63. The UK government has failed to fulfil its obligation under Article 3 of the 2009 Directive to ensure that civil liability in respect of the use of motor vehicles on private land is the subject of a scheme of compulsory motor insurance. That the government is under that obligation in respect of the use of vehicles on private land cannot be doubted in view of the judgment of the CJEU in Vnuk and the subsequent CJEU judgments in Andrade v Proença Salvador (Case C-514/16)  4 WLR 75 at  and Nunez Torreiro at  and . The government has also failed to comply with its co-extensive obligation under Article 10 to assign responsibility for meeting that liability to the compensation body contemplated by that Article, just as the Irish government had failed in Farrell v Whitty.
The Court of Appeal then went on to hold that the injured claimant had a directly effective remedy against the Bureau:
74. Accordingly in my judgment, the MIB, albeit a private law body, has had conferred on it by the UK government the task under Article 10, which as  of Farrell v Whitty (No 2) makes clear, includes remedying the failure of the government to institute in full a compulsory insurance regime, in the present case in respect of the use of vehicles on private land. As the CJEU held in  of Farrell v Whitty (No 2), it is inherent in that task that it is in the public interest. Like the MIBI, the MIB possesses special powers by virtue of the provisions of the RTA which oblige all authorised motor insurers to be members of the MIB and to contribute to its funding. The short answer to Mr Mercer QC’s point that the MIB levy does not oblige insurers providing off-road cover to contribute to the levy is that any issue can be addressed by amendment to the RTA and/or the MIB Articles of Association, but, in any event, that point does not provide an arguable point of distinction between the present case and Farrell v Whitty (No 2).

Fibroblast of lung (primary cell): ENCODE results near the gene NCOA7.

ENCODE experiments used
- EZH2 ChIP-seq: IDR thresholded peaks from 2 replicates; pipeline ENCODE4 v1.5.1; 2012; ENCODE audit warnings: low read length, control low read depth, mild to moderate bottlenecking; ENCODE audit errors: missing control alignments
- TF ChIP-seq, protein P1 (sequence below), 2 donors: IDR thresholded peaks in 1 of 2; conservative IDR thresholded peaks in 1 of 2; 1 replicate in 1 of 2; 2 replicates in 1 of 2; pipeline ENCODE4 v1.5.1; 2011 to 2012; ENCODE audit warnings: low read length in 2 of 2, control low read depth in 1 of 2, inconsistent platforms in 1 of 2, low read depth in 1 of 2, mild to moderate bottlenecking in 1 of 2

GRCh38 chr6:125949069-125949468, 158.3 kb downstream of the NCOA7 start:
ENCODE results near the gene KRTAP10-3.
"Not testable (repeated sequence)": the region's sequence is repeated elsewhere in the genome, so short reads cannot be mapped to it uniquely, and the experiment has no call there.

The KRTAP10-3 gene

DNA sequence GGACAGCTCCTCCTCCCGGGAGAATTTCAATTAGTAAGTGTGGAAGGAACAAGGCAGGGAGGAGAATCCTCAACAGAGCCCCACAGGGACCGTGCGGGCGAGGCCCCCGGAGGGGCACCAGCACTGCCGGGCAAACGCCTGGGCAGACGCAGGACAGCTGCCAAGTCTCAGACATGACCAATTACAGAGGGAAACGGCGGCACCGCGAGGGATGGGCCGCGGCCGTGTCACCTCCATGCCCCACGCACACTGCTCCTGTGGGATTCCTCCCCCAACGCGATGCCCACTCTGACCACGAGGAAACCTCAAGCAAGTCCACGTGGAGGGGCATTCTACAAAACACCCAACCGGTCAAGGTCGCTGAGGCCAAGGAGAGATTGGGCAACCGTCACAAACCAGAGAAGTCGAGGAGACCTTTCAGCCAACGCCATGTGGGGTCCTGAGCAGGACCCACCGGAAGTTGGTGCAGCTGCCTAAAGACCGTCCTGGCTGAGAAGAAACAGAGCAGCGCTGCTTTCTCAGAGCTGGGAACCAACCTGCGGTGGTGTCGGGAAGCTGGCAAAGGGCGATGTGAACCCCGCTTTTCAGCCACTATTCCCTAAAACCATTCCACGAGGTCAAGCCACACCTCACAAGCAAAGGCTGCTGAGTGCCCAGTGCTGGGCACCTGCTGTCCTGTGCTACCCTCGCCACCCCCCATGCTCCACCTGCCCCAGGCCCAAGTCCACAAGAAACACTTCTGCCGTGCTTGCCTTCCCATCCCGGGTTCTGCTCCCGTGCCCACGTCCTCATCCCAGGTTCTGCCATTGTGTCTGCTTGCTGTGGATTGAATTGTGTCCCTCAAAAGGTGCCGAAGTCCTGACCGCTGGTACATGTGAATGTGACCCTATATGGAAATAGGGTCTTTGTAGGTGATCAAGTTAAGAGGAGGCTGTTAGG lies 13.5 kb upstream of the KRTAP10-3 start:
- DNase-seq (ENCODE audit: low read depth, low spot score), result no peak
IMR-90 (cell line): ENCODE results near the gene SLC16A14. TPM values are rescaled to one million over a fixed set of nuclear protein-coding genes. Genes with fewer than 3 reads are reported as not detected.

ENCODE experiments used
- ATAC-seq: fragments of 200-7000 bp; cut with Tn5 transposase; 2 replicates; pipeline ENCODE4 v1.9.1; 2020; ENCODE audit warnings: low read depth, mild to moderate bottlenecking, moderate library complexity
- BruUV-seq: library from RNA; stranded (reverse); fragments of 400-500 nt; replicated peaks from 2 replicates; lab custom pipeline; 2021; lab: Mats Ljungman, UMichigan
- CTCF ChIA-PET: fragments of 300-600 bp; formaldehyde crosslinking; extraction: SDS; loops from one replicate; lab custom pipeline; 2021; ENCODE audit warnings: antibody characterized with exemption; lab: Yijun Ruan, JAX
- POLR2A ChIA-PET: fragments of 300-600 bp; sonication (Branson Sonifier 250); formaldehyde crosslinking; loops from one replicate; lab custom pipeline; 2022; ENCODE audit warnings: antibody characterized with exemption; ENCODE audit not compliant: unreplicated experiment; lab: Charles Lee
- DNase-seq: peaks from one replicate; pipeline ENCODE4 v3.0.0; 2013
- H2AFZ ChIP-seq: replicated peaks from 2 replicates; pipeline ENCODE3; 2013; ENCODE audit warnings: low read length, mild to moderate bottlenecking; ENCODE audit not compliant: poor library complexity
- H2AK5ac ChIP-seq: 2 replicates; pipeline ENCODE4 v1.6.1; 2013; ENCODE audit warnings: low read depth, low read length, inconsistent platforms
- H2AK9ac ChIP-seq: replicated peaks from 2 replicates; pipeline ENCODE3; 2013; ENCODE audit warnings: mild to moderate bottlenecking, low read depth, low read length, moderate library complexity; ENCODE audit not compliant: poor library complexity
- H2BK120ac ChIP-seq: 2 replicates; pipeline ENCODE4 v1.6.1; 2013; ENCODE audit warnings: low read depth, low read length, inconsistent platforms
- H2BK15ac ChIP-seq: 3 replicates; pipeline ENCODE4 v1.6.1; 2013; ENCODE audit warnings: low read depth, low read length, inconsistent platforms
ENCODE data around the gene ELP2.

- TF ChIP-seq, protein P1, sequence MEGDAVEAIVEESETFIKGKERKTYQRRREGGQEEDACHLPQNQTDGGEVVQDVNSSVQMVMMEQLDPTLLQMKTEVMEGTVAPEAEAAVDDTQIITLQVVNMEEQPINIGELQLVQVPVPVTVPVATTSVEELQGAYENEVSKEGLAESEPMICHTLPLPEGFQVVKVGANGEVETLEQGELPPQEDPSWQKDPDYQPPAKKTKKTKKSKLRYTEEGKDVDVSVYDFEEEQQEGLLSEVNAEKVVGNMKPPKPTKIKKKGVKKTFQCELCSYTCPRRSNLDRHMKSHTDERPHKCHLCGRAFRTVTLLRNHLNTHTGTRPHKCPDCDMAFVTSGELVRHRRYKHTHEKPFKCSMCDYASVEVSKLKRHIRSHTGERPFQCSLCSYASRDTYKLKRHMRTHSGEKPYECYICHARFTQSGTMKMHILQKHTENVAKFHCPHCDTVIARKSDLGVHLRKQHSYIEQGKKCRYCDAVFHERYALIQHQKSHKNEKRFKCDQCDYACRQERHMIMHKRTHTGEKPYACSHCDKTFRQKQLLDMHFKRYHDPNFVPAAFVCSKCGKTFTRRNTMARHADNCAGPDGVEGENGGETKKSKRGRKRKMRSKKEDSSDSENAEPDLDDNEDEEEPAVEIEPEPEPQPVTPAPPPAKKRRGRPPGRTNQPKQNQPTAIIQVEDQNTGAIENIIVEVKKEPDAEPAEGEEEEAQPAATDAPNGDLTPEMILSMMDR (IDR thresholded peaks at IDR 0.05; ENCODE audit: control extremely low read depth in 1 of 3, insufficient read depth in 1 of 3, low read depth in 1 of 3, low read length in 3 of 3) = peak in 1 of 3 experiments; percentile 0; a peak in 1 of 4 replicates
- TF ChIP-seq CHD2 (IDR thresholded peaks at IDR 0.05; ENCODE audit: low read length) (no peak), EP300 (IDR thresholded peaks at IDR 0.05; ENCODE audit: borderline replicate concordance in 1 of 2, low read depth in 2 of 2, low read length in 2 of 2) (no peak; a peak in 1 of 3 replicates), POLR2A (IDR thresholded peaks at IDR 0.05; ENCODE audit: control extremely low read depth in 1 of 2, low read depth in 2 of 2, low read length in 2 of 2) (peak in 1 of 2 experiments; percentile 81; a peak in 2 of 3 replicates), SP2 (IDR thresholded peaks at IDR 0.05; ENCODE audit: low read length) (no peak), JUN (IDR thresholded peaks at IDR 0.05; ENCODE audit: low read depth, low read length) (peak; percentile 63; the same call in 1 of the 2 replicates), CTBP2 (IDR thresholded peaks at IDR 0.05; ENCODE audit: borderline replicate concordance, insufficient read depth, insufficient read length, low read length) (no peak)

75. Accordingly, like the MIBI, the MIB is an emanation of the State against which Article 10 of the 2009 Directive can be enforced by the claimant, as it has direct effect. In my judgment, this does not have the effect of making the MIB a primary compensator as Mr Mercer QC contended. The MIB may well have rights of contribution over against the Department of Transport. Indeed, we were informed by Mr Moser QC that the MIB has issued a Contribution Notice against the Department in the present proceedings. In any event, on the basis that the MIB is an emanation of the State, it is no answer to its liability to compensate the claimant that this liability has only arisen through the fault of the UK government: see - of Konle v Austrian Republic (Case C-302/97)  ECR I-3099.
Once the Covid19 pandemic is resolved, the thorny issue of Brexit will arise again: indeed the government is loudly proclaiming its adherence to the 12 month transition period. But it seems unlikely that UK law, unshackled from the chains of European servitude will be amended to retrospectively remove accrued directly effective rights. More uncertain is the degree of convergence (or divergence depending on your point of view) that the UK will adopt in relation to European Union motor insurance law going forward.